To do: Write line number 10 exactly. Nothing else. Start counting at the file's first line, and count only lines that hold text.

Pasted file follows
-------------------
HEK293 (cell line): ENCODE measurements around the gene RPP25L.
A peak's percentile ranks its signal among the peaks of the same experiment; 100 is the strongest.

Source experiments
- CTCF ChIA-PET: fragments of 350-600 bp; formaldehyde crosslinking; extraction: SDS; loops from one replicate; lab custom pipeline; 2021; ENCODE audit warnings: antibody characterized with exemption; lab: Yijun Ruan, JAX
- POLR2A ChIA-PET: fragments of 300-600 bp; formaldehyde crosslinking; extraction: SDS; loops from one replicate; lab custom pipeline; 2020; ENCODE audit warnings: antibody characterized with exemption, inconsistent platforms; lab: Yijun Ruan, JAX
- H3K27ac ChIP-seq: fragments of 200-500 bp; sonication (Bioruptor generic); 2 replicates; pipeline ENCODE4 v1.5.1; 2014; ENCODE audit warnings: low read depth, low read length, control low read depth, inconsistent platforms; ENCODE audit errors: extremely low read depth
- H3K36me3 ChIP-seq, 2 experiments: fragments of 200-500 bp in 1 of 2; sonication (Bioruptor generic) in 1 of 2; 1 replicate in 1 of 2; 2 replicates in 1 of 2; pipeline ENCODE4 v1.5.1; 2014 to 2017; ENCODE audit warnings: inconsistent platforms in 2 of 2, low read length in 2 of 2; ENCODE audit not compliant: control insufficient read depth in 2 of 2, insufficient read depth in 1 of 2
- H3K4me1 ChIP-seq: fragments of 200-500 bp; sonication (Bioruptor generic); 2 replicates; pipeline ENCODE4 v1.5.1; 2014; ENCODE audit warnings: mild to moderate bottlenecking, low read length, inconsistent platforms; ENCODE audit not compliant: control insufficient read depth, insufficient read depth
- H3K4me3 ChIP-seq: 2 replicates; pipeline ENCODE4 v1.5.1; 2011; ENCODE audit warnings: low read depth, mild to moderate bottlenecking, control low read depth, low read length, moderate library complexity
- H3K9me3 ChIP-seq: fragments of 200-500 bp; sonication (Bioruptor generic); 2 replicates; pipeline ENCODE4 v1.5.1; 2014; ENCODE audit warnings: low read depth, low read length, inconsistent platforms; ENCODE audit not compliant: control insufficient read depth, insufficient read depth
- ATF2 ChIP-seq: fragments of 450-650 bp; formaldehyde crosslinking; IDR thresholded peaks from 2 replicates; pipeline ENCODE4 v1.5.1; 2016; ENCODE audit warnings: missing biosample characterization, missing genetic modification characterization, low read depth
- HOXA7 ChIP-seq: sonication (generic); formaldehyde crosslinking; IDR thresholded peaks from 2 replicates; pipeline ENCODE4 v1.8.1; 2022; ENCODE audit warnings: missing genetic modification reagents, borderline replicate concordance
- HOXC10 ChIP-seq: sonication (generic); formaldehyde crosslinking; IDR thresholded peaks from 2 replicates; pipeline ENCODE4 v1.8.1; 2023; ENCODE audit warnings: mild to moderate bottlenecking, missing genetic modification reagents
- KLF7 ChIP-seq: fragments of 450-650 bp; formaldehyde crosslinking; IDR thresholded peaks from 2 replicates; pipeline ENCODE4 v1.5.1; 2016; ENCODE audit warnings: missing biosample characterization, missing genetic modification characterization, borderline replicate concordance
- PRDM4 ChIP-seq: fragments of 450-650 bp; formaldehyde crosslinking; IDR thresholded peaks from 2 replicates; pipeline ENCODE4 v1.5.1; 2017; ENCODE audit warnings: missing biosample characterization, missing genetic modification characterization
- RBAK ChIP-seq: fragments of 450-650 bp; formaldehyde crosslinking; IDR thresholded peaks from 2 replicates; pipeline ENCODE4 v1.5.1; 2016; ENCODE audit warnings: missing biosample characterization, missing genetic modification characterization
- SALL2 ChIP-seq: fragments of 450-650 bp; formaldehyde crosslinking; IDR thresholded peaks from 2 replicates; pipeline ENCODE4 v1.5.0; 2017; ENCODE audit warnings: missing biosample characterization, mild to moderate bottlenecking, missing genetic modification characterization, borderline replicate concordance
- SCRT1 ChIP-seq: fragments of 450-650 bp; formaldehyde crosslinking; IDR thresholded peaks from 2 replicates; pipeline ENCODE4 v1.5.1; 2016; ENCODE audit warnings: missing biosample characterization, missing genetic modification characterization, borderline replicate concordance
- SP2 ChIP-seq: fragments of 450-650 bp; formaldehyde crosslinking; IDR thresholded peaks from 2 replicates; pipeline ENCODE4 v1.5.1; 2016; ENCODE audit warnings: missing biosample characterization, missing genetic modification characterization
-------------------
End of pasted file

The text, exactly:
- H3K9me3 ChIP-seq: fragments of 200-500 bp; sonication (Bioruptor generic); 2 replicates; pipeline ENCODE4 v1.5.1; 2014; ENCODE audit warnings: low read depth, low read length, inconsistent platforms; ENCODE audit not compliant: control insufficient read depth, insufficient read depth